A man in California has died after catching a flesh-eating bacteria after chasing his dog into a pond.

Jeff Bova, 41, had a small cut on his right arm when he waded into standing water after chasing his pet in San Diego last month.

The wound is thought to have become infected with bacteria that caused necrotizing fasciitis, a deadly condition that rots the body’s soft tissue.

What began as a small red spot quickly progressed into swelling, blisters and puss that felt like ‘acid’ when it oozed down his arm.

Jeff Bova, 41, from San Diego, died after becoming infected with a flesh-eating bacteria. He caught it from a pool of stagnant water 

His mother Susan McIntyre, 67, pictured above with him, said that it was ‘hard’ and that ‘everything happened so fast’

The handyman tried to treat the infection at home using antibiotic cream and moisturizers. 

Mr Bova became infected after chasing a dog into a pond. He is pictured above with a pet dog

But eventually the pain became so bad that he went to hospital, where he died two days later.

His mother is speaking up about his story to urge others to seek medical care when they have an infection and to avoid stagnant pools of water.

Susan McIntyre, 67, from El Cajon, California, said that he had been killed by necrotizing fasciitis.

She told NBC News: ‘He developed these really nasty blisters and he said that it felt… when his arm was oozing that it was acid coming down his arm.

Speaking about the effect his death had, she said fighting back tears: ‘It’s hard… everything just happened so fast.

‘He was within a couple of days of finishing it.

‘Right before he passed, he told me he still had a job to finish for me.’

Necrotizing fasciitis is typically caused by bacteria such as Strep A, which can multiply while lurking in pools of stagnant water.

The condition develops when bacteria enter the body, often through a minor cut or scrape. 

As they multiply, they release toxins that start to kill the surrounding tissue.

The bacteria will spread rapidly in the body, triggering symptoms including bumps on the skin, bruises, sweating, fever, and nausea. Organ failure and shock can then ensue.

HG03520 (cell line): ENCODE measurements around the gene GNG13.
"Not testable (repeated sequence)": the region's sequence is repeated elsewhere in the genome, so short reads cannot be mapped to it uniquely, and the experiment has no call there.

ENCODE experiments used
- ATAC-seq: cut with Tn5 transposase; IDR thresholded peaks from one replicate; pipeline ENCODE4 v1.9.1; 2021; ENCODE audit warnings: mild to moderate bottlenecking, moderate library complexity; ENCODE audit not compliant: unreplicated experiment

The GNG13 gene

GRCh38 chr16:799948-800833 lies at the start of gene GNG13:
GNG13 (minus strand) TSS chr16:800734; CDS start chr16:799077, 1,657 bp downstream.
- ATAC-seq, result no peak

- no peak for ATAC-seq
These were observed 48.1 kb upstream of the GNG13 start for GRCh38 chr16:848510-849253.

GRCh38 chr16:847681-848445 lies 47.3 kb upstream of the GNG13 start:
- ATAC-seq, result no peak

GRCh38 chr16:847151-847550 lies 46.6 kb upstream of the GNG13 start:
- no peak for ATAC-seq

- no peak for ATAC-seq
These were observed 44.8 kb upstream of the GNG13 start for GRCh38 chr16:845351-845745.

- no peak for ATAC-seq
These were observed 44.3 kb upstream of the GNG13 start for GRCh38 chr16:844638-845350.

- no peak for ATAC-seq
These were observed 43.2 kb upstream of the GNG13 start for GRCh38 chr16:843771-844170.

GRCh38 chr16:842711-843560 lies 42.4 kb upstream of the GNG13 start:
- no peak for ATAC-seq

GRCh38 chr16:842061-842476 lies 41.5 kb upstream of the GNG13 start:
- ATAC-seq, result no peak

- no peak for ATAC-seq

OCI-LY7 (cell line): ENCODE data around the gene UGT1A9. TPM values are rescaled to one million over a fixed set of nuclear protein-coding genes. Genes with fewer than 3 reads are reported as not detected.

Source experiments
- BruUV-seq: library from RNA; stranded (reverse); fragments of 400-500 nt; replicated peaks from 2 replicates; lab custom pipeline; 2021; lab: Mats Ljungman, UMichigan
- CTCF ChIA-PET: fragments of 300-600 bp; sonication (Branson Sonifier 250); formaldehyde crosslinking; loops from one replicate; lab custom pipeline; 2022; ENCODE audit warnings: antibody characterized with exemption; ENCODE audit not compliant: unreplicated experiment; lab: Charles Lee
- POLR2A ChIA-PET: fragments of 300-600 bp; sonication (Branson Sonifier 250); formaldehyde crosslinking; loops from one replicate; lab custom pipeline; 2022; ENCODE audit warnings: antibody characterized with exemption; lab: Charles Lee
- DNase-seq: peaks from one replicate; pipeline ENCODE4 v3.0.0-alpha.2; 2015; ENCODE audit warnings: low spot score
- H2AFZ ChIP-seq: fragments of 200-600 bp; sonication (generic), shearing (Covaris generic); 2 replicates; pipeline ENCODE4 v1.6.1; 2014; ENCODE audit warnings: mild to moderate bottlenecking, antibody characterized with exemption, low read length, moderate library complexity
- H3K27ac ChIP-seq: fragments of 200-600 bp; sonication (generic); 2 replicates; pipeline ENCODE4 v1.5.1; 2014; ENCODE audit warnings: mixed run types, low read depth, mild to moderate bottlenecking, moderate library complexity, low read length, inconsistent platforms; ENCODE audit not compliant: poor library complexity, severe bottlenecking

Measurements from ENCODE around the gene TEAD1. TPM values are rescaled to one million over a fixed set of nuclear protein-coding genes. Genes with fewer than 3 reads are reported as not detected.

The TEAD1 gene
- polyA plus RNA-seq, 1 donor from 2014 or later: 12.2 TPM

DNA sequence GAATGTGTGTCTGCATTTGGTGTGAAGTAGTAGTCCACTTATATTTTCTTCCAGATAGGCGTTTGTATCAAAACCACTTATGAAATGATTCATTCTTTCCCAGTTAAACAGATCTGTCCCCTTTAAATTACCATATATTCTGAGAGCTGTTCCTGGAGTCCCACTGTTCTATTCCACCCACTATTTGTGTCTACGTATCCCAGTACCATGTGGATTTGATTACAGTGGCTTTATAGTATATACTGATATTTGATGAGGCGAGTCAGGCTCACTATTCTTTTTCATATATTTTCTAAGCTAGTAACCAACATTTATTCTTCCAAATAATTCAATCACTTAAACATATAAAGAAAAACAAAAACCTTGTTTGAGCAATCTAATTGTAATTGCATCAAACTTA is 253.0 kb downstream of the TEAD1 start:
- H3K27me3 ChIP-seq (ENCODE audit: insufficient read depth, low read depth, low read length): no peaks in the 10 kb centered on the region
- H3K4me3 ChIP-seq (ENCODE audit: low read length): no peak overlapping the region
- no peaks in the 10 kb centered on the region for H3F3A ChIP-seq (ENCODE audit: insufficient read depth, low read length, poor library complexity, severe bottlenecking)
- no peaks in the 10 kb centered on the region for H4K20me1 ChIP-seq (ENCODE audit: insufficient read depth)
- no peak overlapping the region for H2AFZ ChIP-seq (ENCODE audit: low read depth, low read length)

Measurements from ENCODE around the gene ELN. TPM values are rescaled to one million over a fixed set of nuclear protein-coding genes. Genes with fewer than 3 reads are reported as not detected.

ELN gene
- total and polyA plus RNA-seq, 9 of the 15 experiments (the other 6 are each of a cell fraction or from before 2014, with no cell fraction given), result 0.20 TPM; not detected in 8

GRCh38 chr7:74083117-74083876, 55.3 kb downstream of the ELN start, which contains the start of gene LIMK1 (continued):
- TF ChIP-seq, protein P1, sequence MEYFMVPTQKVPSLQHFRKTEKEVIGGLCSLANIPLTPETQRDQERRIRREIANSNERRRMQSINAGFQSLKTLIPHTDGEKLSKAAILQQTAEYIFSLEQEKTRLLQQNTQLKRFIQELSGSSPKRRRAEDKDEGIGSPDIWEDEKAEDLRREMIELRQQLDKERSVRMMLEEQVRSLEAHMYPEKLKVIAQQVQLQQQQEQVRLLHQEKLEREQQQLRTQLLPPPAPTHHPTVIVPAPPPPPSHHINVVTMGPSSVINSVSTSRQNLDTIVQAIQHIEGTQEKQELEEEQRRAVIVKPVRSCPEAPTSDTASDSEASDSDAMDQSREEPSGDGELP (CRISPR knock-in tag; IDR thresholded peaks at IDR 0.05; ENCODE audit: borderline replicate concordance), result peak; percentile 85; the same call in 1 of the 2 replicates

Sufferers must be treated immediately to prevent death, and are usually given powerful antibiotics and surgery to remove dead tissue. 

Amputation can become necessary if the disease spreads through an arm or leg.

Cell death caused by necrosis cannot be reversed, medics say.

There are about 1,000 cases of necrotizing fasciitis in the United States every year. 

The flesh-eating bacteria is fatal to about 20 percent of people it infects, with chances of surviving dropping the longer someone delays treatment. 

A number of stagnant standing pools of water have emerged in San Diego recently amid heavy rainfall.

Urging others to avoid the pools, Ms McIntyre said: ‘Stay away from standing water, especially after it rains, because there is just a ton of bacteria in it,’ she urged.

‘If you get any kind of cut and it starts getting red, go to the doctor immediately — don’t wait.’


The above stock photo shows a leg infected with necrotizing fasciitis

Necrotizing fasciitis, more commonly known as ‘flesh-eating disease’, is a rare but extremely vicious bacterial infection. ‘Necrotizing’ refers to something that causes body tissue to die, and the infection can destroy skin, muscles and fat.

The disease develops when the bacteria enters the body, often through a minor cut or scrape. As the bacteria multiply, they release toxins that kill tissue and cut off blood flow to the area.

Because it is so virulent, the bacteria spreads rapidly throughout the body.

Symptoms include small, red lumps or bumps on the skin, rapidly-spreading bruising, sweating, chills, fever and nausea. Organ failure and shock are also common complications.

Sufferers must be treated immediately to prevent death, and are usually given powerful antibiotics and surgery to remove dead tissue. Amputation can become necessary if the disease spreads through an arm or leg.

Patients may undergo skin grafts after the infection has cleared up, to help the healing process or for aesthetic reasons.

There are 500 to 1,500 cases reported a year, but 20 to 25 percent of victims die.

Necrosis is the irreversible process by which body tissue dies as a result of too little blood flow

Source: | This article originally belongs to Dailymail.co.uk

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